Misc. No. 14-01-ART
MEMORANDUM OPINION AND ORDER
A stable house requires a strong foundation, without which it may crumble. The same can be said of an attorney-client relationship. Plaintiff Richard Adler, M.D. has firsthand experience with both of these phenomena: Dr. Adler hired a lawyer when he discovered faults in his home constructed atop mine spoil. As litigation progressed, Dr. Adler claims that the condition of his property worsened. At the same time, his relationship with his attorney, Joe Childers, also deteriorated. Dr. Adler may be able to recover damages for his investment in his house through litigation. But how may Childers recoup his investment in the now-defunct attorney-client relationship? Under Kentucky law, Childers can collect the fair value of his legal services per the doctrine of quantum meruit.
In 2012, Dr. Adler retained Childers's legal services in his suit against a property developer and a construction company. Childers Exhibit 2. The parties agreed that Dr. Adler would pay Childers at a rate of $175 per hour and reimburse him for certain litigation costs and expenses. Id. The parties also agreed that Childers would collect "20% of any amounts recovered whether by settlement prior to filing suit or after litigation has been commenced." Id. Childers testified that he voluntarily accepted this arrangement, although it granted him an hourly fee that was less than his customary billing rate. He explained that he had expected to recover much of the value of his services through the contingency component of this blended fee agreement.
All citations to exhibits admitted at the evidentiary hearing held on September 26, 2014, begin with the term "Exhibit." All other references to the record in this matter begin with the abbreviation "R." All citations to the record in the main civil action that generated this fee dispute, Adler v. Elk Glenn, LLC, et al., No. 7:12-cv-00085-KKC-EBA (E.D. Ky. 2014), begin with the abbreviation "ECF No."
After executing the agreement, Childers committed himself to this complex case. He filed the complaint, conducted discovery, and hired expert witnesses to provide opinions about the construction and location of Dr. Adler's home. Dr. Adler, too, upheld his end of the bargain and paid Childers on a monthly basis as required by the fee agreement. See Childers Exhibit 2; Childers Exhibit 5 (noting payments received from Dr. Adler); ECF No. 150-3. The relationship progressed fairly smoothly; Childers guided Dr. Adler through an unsuccessful mediation session and litigated a number of summary judgment motions and motions in limine. In October 2013, however, Dr. Adler stopped paying Childers's fee. Childers Exhibit 5 (indicating that Dr. Adler paid Childers $14,632.02 through October 16, 2013). Nevertheless, Childers continued to represent Dr. Adler, opposing a motion for a jury view and otherwise building the case for trial. See ECF No. 121.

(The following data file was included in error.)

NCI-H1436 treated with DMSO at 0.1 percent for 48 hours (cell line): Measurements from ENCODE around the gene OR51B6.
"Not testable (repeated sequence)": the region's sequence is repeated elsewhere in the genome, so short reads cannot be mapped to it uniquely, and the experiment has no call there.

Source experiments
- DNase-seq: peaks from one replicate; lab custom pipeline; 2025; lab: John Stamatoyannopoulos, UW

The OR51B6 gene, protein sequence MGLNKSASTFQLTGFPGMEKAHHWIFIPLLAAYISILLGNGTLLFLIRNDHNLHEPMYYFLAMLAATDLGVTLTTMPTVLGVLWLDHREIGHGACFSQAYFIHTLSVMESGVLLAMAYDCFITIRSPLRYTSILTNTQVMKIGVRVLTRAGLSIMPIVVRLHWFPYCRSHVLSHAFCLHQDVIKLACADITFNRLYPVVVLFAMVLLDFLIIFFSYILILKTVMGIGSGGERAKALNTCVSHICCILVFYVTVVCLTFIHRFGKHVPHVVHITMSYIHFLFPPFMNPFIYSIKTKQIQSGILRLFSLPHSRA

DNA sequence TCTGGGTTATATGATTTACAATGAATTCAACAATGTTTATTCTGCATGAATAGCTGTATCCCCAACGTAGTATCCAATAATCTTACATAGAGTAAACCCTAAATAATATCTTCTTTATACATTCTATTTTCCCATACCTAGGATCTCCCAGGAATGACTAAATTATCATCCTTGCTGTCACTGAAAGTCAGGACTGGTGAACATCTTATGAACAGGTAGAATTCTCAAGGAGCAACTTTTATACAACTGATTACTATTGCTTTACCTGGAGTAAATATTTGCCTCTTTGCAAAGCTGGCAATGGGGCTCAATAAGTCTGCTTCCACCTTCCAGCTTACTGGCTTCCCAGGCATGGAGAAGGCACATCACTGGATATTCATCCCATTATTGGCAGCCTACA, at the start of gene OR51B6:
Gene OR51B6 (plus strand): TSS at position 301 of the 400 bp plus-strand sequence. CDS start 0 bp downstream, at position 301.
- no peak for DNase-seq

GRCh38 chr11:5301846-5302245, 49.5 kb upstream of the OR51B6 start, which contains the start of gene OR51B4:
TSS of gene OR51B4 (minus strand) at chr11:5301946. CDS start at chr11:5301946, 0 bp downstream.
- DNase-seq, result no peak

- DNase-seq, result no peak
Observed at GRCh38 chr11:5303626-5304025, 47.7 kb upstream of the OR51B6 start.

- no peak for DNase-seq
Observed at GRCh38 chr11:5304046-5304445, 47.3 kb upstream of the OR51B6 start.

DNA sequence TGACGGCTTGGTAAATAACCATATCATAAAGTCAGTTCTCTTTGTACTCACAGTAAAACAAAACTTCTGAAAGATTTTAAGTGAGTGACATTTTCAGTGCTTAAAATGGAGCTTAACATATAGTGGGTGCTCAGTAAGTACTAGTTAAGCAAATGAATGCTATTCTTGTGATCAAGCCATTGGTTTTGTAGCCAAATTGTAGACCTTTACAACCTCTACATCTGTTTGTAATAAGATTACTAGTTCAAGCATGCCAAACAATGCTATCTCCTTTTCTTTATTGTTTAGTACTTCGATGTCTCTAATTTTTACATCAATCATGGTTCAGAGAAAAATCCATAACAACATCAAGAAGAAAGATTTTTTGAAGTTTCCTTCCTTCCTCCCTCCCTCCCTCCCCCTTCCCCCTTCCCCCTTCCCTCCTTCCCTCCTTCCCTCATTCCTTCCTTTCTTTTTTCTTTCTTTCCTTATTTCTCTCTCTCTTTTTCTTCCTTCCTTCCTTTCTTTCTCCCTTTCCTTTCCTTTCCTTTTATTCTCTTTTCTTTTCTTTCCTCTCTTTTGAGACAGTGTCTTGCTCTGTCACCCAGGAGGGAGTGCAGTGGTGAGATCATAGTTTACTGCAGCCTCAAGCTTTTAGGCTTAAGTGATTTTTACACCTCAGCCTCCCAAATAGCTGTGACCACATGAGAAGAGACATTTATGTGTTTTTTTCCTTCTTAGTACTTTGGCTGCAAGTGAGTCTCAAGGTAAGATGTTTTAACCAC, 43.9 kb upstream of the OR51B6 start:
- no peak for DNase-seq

After several additional months of trial preparation, the parties began to resurrect settlement talks. On March 22, 2014, Dr. Adler communicated to Childers that he would accept a "bare minimum" settlement of $300,000 plus attorney's fees. Childers testified that he agreed to cut his fees to $62,250 based on that representation. See also R. 3-5 (Exhibit E to Reply of Joe Childers - Email dated March 26, 2014). Childers explained that this fee reduction strategy made sense given the risk that Dr. Adler may not recover the cost of his house at trial. Childers then initiated settlement conversations with the defendants. On March 28, 2014, Childers told Dr. Adler that the defendants had agreed to the total settlement amount of $362,250. See R. 3-6 (Exhibit F to Reply of Joe Childers - Email dated March 28, 2014). He noted that the defendants also agreed to disclose to prospective buyers that the subdivision was built on mine spoil and warn those buyers that they should consult with an engineer before purchasing the property—just like Dr. Adler desired. Id. But Dr. Adler was not completely at ease with this settlement. He communicated that he was nervous about Childers's unwillingness to litigate the case. Id. (noting that he had a "very strange feeling in the pit of his stomach" because Childers was reluctant to go to trial).
The parties' relationship suffered a fatal blow a few days later. While Childers was on vacation, Dr. Adler learned that the Court dismissed his case from its active docket, but retained jurisdiction over the matter pending consummation of the settlement per its standard procedure. Dr. Adler then emailed Childers, accusing him of dismissing the case without prior approval. See R. 3-7 (Exhibit G to Reply of Joe Childers - Email dated April 9, 2014). In his email, Dr. Adler claimed that Childers drafted the settlement agreement in a manner that "adequately protects the defendants alone" and that it was full of provisions that Dr. Adler could not accept. Id. He demanded that Childers reinstate the case and claimed that the parties had not reached a settlement. Id. At the end of his message, Dr. Adler again referenced Childers' ability to adequately represent him in the litigation. Id. ("Finally, to reiterate once again what I repeatedly asked you on previous occasions, if you have any hidden considerations that prevent you from adequately representing me against Elk Glenn, please let me know . . . .").